Friday, October 07, 2011

Tough Day at Work

I guess everyone has one of those days. You do your best and give it your all and it just doesn't seem to be enough. The crowd was a decent size for a Wednesday evening. In fact I thought they would be a really good audience. I have gotten great reactions from audiences half their size with this very show in this very theater, so I was not really concerned when I started. John tells me that I can't make a judgement on how the audience will react until after the first performance piece which is the Snake character. So, although I thought their reaction was a little stilted for the opening few minutes, I waited.
The snake routine came and went and there seemed to be no change in their attitude. I kept working them. At every turn of the story I thought I had figured them out. Their reactions proved me wrong, and it took me by surprise. I began to give up on ever finding them as the show rolled on. They were not restless nor distracting, they were just comatose. I could not get a reaction out of them if I delivered it in a Mac truck.
I have done this show for every possible type of audience. I didn't think there was a situation that I had not faced before. These people showed me that an audience is a crap shoot and you can never pigeon hole them. It was like they were in church. No one laughed no one reacted but they were watching and listening intently. Usually you can break through that "television attitude" and get them to respond in a live theatre, but I used every skill that I had ever learned and nothing was working.
The trick in this situation is to not let it get to you and not get vicious . In a club you can take out your frustrations on the audience and let them have it, and sometimes that works and they are brow beaten into submission. But you can't do that in a theatre setting when there is a thread to the story and it must follow a set of scripted cues. It was like trying to fight an opponent in the boxing ring with your feet nailed to the floor. I told John later I thought I was moving concrete blocks, everything took so much effort I wondered if I could go the distance.
Finally it was Darwin's turn. He is the least structured of all the bits and if I could ever go "club" on them this was the time. So I let him go. He bated and harassed the non-responsive as only a monkey can do and get away with it. Compared to the rest of the evening he did get them going, but just moving the bar from on the ground to up an inch was not the success I was hoping for. It was not a satisfying evening as it turned out. I was completely drained and weak. I had gone the distance but it had taken my all to do it.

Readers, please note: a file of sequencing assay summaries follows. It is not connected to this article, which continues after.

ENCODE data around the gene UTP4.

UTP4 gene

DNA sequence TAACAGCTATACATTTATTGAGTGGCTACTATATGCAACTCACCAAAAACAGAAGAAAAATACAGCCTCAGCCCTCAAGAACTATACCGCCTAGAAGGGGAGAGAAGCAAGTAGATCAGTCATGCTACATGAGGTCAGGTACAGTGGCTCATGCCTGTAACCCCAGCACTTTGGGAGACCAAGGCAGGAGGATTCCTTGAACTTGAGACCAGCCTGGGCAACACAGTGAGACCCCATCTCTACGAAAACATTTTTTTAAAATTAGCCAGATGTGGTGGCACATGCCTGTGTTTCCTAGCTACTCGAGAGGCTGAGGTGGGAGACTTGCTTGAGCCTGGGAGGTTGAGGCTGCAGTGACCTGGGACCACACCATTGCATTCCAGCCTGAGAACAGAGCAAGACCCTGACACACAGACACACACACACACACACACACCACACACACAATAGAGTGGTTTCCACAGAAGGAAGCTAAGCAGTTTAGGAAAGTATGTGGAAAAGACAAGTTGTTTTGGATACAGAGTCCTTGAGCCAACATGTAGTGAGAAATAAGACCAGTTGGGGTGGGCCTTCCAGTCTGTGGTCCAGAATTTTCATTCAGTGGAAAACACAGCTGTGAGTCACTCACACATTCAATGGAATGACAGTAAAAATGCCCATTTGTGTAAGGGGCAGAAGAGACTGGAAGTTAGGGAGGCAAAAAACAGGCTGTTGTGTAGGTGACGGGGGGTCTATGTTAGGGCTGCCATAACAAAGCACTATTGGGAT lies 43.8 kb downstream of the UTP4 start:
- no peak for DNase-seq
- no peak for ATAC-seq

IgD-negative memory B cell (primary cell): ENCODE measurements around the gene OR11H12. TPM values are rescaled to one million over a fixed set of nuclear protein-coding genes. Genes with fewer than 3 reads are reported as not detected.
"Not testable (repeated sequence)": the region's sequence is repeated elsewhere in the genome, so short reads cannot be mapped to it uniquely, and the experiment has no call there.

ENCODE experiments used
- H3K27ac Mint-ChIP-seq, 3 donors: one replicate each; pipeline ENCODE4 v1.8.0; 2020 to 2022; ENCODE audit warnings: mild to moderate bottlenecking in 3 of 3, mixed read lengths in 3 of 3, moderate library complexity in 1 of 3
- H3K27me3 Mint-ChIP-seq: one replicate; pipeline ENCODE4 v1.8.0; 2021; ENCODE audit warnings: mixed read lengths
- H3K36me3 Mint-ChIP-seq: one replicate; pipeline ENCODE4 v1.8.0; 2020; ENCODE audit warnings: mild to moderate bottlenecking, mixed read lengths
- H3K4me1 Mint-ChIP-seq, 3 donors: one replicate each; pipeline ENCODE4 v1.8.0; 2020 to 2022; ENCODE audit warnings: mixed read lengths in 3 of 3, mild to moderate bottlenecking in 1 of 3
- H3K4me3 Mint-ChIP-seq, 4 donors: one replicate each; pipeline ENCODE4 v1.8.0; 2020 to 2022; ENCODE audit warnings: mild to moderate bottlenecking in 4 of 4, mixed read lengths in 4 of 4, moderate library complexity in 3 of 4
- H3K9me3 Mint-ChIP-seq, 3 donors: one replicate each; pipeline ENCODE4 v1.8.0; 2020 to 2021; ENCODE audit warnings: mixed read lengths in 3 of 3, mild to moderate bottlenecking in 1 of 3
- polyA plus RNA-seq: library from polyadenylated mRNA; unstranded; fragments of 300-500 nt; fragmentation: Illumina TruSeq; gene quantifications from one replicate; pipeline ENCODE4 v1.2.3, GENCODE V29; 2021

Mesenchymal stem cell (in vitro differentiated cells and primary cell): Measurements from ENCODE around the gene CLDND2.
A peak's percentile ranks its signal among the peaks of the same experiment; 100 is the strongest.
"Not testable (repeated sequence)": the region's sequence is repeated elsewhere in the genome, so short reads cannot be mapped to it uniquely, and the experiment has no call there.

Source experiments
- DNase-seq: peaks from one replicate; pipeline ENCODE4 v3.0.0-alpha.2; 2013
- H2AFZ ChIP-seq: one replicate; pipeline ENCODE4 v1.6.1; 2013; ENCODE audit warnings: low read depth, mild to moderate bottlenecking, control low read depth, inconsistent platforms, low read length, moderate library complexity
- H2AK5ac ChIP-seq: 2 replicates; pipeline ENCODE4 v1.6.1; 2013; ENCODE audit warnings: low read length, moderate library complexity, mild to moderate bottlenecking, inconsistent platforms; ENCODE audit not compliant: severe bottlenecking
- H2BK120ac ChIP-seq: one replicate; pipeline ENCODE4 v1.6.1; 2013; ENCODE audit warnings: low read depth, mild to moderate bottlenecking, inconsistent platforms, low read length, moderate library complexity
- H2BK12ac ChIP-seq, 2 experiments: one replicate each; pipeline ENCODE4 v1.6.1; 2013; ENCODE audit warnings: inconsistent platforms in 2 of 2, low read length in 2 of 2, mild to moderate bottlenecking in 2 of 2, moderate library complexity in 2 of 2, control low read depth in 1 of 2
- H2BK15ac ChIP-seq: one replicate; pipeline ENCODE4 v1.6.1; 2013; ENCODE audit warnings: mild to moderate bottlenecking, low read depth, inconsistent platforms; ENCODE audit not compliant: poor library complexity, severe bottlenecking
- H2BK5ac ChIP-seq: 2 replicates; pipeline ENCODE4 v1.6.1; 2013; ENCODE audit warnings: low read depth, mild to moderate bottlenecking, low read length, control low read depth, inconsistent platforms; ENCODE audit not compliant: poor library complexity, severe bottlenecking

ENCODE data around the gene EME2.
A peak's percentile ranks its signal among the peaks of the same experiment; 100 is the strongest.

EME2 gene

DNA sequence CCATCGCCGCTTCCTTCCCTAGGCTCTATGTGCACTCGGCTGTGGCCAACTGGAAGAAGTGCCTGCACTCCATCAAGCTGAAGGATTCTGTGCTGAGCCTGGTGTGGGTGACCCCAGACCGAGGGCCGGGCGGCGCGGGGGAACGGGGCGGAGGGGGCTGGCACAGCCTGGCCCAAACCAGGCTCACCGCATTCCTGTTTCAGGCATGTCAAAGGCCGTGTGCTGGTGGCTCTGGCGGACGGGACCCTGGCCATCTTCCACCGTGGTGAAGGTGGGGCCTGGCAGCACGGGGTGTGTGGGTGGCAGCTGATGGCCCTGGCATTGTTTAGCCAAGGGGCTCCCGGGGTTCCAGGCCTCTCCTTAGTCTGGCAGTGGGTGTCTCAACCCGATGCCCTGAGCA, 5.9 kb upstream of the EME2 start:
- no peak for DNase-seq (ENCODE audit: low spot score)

Like I said, we have all had this experience and there is no insurance policy one can get to make certain it will never happen again. There will be another performance tomorrow night that has the potential of being a barn raiser.
John usually goes outside to have a smoke after the show and hears the comments of the audience as they leave. He said they were very impressed, happy and the comments on the evening were really good. You would think that they could have expressed those feelings to me in some way... a smile, a giggle, any sort of reaction a living body can make.
Oh well, I look at what I do as art and I guess the reaction to art is up to the observers. There is no standard response. They did their part, they observed without distraction. However, I wish I could let them know in some way that if they had participated just a little bit in the experience they might have enjoyed it exponentially, but that moment and that audience is gone and can never be repeated. And... I realize that this is what I love, the unknown response of a live audience. If it was always the same I would get very bored and find another venue for my talents that was not so predictable. I am a professional and sometimes you have a tough day at work.
As you were,


Anonymous said...

I guess we all have one of those days... My cousins were at your show and loved it. Are you bringing your show to the Philadelphia, PA area? There's a great theatre in Lancaster, PA - "American Music Theatre" - beautiful venue, holds about 1,600 people. Check 'em out. We'd love to see you in the mid-Atlantic region!

P. Grecian said...

Audiences like that always surprise a person by saying later how much they enjoyed the show.

Once I had a member of the sponsoring group come onstage about twenty minutes before a show to tell everyone to listen intently and not interrupt me by making any noise. That was a fun bunch to play to.

Hope I get to see T2AO sometime, Jay, I promise to make approving noises.

I can't imagine how I could possibly keep from it.

Anonymous said...

Just as a follow-up to my previous message - my cousins were not there last night... they were there last Sunday. :-)